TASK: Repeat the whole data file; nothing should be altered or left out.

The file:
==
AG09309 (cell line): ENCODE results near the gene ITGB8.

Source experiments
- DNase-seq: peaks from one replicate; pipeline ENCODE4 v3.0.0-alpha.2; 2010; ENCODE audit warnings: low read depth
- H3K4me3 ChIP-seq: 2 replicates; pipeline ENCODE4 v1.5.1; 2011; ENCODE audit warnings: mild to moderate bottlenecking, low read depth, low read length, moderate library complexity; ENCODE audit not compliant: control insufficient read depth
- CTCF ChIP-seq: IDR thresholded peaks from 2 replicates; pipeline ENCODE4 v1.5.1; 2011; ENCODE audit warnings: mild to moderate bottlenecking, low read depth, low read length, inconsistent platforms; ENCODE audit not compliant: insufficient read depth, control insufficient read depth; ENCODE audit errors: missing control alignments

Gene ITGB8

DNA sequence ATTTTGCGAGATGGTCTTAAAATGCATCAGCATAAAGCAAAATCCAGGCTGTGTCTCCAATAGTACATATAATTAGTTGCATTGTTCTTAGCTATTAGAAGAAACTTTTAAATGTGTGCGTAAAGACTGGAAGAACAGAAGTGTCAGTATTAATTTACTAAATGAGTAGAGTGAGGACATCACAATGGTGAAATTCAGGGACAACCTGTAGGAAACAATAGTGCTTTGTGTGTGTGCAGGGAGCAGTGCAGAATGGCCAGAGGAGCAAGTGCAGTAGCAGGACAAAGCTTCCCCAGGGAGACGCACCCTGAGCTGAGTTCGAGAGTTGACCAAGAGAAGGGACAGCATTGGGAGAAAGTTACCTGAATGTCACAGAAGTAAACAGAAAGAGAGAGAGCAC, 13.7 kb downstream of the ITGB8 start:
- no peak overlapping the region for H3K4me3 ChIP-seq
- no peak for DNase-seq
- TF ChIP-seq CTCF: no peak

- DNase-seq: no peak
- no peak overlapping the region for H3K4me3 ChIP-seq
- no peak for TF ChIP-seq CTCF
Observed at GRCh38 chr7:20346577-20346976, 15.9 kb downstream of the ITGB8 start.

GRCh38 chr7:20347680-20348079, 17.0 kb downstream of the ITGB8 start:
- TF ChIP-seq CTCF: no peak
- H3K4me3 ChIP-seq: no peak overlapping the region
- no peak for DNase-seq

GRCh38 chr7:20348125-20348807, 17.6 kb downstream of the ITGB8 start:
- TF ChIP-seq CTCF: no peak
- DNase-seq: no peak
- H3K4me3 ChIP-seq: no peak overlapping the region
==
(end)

AG09309 (cell line): ENCODE results near the gene ITGB8.

Source experiments
- DNase-seq: peaks from one replicate; pipeline ENCODE4 v3.0.0-alpha.2; 2010; ENCODE audit warnings: low read depth
- H3K4me3 ChIP-seq: 2 replicates; pipeline ENCODE4 v1.5.1; 2011; ENCODE audit warnings: mild to moderate bottlenecking, low read depth, low read length, moderate library complexity; ENCODE audit not compliant: control insufficient read depth
- CTCF ChIP-seq: IDR thresholded peaks from 2 replicates; pipeline ENCODE4 v1.5.1; 2011; ENCODE audit warnings: mild to moderate bottlenecking, low read depth, low read length, inconsistent platforms; ENCODE audit not compliant: insufficient read depth, control insufficient read depth; ENCODE audit errors: missing control alignments

Gene ITGB8

DNA sequence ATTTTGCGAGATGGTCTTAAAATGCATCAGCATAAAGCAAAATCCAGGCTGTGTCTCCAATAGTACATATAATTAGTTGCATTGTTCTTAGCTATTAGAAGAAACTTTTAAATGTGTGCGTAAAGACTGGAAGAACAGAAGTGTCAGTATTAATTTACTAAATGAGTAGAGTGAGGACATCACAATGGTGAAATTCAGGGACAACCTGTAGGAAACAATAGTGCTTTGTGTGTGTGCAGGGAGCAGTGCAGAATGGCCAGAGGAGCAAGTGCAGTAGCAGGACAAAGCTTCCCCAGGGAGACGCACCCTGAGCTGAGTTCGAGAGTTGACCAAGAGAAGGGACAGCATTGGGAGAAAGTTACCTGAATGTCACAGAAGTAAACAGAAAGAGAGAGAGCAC, 13.7 kb downstream of the ITGB8 start:
- no peak overlapping the region for H3K4me3 ChIP-seq
- no peak for DNase-seq
- TF ChIP-seq CTCF: no peak

- DNase-seq: no peak
- no peak overlapping the region for H3K4me3 ChIP-seq
- no peak for TF ChIP-seq CTCF
Observed at GRCh38 chr7:20346577-20346976, 15.9 kb downstream of the ITGB8 start.

GRCh38 chr7:20347680-20348079, 17.0 kb downstream of the ITGB8 start:
- TF ChIP-seq CTCF: no peak
- H3K4me3 ChIP-seq: no peak overlapping the region
- no peak for DNase-seq

GRCh38 chr7:20348125-20348807, 17.6 kb downstream of the ITGB8 start:
- TF ChIP-seq CTCF: no peak
- DNase-seq: no peak
- H3K4me3 ChIP-seq: no peak overlapping the region